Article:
Modern technology gives us many things.

The more you embrace tech into your life, the more security precautions you should take

Not a day goes by when something new in the field of technology is announced. That’s good news to some, to the sort of folks who love a new piece of software, a gadget or a gizmo. Those are the early adopters, people who probably already have smart homes where curtains can be opened by voice control or closed remotely by text message.

Nothing thrills these types more than an additional facility to add to their phones – doorbells that can be monitored from the other side of the world, or apps that can turn the temperature down on their beer fridge if Saturday afternoon’s weather forecast in Woomera predicts a heatwave.

Then again there are those who feel that tech often expands too quickly, and just for its own sake, mainly to keep technology companies themselves in business. At one end of the spectrum of tech avoiders are full-on Luddites, those who object to almost any technological progress, seeing it as an invasion of their privacy and yet another inconvenience to suffer. Then there are those who simply can’t be bothered what happens with their phone’s apps or their laptop’s updates, so long as it doesn’t get in the way of their lives and someone else deals with things when they go wrong.

Unless you’re going to live as a hermit in a Himalayan cave, nowadays everyone has to accept that there’s little we can do as individuals if the pace of technological change is moving too quickly for us. From the closure of high street banks to the removal of ticket machines from railway stations in favor of ticketing apps, there are fewer offline and analogue options nowadays for people who want to live as some did in the 1970s and 1980s. Not least, there is the online safety of every family’s children to consider.  So if all the technology that surrounds us dictates how we must work and play, sleep and rise, then we must do everything we can to ensure that we control those processes, as opposed to the tech controlling us.

Just because you’re paranoid doesn’t mean they’re not after you…

One thing we can do for certain is ensure that we don’t have our safety and security compromised by hacking from internet baddies. If almost everything we rely upon now to live a normal life is only accessible online, the very least we can do is make sure that nobody can steal our identities, spend our money fraudulently and ruin our reputations and relationships by hacking into our phones and computers. The best way to keep any and all of our internet connected devices safe from intruding eyes is to use a Virtual Private Network (VPN) or VPN extension.

A VPN provides an encrypted anonymous server, which sits between our devices and our Internet Service Provider (ISP) – effectively masking our real identities, our geographical locations and our day-to-day online practices. People who are politically active, perhaps in anti-establishment groups or even trade unionists, may well be surveyed by police and government agencies. Their emails and online search history can be tracked by their ISPs – but using a VPN and only messaging via end-to-end encryption is one way to keep Big Brother from watching you.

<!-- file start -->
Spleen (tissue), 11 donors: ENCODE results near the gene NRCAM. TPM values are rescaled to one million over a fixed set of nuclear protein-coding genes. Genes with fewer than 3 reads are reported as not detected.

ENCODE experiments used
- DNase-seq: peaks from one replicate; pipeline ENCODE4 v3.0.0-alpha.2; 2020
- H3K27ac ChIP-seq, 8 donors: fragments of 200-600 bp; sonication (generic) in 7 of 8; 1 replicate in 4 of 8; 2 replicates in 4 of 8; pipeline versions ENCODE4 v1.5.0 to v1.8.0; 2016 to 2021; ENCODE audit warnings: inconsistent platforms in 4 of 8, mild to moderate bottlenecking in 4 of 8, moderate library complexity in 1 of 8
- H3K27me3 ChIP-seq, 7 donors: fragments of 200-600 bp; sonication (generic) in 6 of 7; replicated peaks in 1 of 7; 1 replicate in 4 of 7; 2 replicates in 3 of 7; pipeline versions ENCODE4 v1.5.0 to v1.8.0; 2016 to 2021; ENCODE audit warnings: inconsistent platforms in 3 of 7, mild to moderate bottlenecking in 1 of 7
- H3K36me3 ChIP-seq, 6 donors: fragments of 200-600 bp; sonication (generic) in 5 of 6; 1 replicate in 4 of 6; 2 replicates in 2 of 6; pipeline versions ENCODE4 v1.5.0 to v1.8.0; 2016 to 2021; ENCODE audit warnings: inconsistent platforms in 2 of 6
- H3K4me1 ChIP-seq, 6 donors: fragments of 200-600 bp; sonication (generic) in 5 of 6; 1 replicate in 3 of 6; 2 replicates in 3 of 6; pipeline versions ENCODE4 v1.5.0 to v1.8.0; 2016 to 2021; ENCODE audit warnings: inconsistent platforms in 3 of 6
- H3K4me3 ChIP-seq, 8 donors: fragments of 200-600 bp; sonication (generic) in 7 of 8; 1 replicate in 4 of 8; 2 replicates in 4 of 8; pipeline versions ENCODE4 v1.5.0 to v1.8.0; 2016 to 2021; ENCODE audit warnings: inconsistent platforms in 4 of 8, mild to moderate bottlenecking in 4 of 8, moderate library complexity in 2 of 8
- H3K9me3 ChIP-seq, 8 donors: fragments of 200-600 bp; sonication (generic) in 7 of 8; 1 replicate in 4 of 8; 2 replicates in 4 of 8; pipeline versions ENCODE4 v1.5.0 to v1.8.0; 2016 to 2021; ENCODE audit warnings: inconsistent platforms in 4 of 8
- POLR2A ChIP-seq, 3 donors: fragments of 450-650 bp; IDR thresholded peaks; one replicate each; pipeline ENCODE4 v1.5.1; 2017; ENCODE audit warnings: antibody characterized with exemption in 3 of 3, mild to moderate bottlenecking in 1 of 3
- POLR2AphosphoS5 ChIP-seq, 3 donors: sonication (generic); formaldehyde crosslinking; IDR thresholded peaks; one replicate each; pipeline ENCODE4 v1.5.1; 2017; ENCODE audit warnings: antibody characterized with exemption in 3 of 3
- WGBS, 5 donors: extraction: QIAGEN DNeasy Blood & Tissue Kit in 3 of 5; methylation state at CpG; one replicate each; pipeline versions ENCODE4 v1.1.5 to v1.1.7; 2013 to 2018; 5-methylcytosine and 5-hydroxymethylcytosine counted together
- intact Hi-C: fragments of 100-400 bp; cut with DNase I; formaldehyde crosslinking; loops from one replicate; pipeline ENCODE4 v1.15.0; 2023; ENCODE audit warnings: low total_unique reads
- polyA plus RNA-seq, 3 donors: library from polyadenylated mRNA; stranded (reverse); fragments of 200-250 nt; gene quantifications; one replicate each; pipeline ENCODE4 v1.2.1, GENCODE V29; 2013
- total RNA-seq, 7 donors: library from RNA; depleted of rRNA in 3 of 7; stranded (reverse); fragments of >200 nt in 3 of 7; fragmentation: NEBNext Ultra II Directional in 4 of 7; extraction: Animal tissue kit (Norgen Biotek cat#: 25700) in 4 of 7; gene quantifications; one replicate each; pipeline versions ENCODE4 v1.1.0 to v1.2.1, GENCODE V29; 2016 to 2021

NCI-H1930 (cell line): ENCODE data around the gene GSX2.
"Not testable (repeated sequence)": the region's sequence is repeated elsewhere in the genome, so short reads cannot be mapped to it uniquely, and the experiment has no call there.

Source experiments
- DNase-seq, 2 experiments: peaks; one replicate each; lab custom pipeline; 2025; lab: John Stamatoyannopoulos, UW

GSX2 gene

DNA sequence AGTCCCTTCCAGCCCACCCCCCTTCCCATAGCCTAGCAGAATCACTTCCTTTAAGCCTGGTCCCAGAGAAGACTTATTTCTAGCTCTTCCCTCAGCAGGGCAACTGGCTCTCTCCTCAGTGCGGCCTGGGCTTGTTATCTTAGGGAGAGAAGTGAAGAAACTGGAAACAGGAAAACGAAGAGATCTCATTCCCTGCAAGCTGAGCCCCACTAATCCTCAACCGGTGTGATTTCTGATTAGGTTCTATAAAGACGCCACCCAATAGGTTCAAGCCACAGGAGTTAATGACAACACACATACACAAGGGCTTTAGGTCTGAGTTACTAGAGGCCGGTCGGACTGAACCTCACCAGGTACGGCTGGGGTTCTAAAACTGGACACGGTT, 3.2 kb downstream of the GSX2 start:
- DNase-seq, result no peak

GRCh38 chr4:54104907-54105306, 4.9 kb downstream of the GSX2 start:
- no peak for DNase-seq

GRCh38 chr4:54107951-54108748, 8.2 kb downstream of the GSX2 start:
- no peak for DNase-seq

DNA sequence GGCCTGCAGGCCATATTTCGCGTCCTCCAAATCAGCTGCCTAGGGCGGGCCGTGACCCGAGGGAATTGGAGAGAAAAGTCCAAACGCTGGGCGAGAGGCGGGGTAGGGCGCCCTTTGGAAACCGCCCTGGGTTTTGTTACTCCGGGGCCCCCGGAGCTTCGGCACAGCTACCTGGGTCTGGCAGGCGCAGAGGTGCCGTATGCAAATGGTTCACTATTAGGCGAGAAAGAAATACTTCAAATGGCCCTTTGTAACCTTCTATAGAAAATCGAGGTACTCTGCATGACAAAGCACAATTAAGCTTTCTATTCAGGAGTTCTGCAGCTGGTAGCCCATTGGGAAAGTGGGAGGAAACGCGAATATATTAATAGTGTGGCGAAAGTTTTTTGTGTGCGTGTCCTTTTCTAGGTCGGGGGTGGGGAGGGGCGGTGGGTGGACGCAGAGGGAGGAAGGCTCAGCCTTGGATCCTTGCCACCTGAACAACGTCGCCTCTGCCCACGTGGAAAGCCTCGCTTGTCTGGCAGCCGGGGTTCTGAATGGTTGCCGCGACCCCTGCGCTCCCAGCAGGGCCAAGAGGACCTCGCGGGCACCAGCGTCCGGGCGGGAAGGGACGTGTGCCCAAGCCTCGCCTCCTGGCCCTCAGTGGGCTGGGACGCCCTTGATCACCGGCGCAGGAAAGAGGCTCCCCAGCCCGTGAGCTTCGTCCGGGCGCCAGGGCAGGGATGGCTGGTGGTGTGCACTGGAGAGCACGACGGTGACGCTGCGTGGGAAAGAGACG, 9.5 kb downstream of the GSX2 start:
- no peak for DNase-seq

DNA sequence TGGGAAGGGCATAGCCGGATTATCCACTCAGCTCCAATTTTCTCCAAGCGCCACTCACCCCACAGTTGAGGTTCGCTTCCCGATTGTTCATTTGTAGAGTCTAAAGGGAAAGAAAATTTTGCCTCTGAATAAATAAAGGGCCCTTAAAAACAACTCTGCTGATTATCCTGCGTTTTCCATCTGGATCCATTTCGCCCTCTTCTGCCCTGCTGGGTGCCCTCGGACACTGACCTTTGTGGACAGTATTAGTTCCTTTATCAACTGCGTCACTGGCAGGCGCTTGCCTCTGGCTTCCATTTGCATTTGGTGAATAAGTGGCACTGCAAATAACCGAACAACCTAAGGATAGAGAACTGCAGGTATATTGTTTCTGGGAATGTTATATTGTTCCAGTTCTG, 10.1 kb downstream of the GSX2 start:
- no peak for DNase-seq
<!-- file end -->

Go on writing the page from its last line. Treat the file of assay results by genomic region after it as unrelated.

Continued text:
Life at full throttle

Then there are the people who like to stream TV shows and movies via platforms like Netflix, Hulu or Disney +. Quite soon, many such internet users find their data speeds slowing down to intolerably slow rates – often because their ISP is ‘throttling’ their data – slowing it down so much that trying to watch TV or downloading music files becomes impossible. But a VPN puts paid to such data throttling techniques, because, put simply, if your ISP can’t identify your account or where you are based, it can’t throttle your account.

As we all do so much online shopping these days, let’s not forget the benefits that VPNs bring when getting the best deals on flights and hotel rooms, let alone goods we buy on Amazon and eBay. Using a VPN can help online shoppers to avoid becoming the unwary victims of ‘dynamic pricing’, where the website you’re buying from identifies your approximate location from your IP address and offers goods and services at a price the Artificial Intelligence (AI) on the selling website ‘thinks’ you can afford. So if you wish to book a flight from Sydney to Singapore, and your IP address indicates that you’re living in a trailer park in the middle of the outback, it might well display a cheaper price than if you’re located in an apartment overlooking the Sydney Opera House. Using a VPN, you can fool the target website into believing you’re based in the Philippines or even an eastern European country – then the price you’re offered might reduce considerably.

It’s curtains if you don’t pull yourselves together!

All that’s required to keep ahead of all this technology, to keep your connections private and remain safe online is to download a tiny installer file from a reputable VPN provider onto your internet connected device. Within moments, you’re safe from malware, fake Wi-Fi hotspots, tracing and identification. Your curtains will only close when you want them to, your doorbell camera will be for your eyes only, and no hacker’s going to maliciously put your tinnies up to room temperature! The best part is, it’s all free! That’s got to be a no brainer.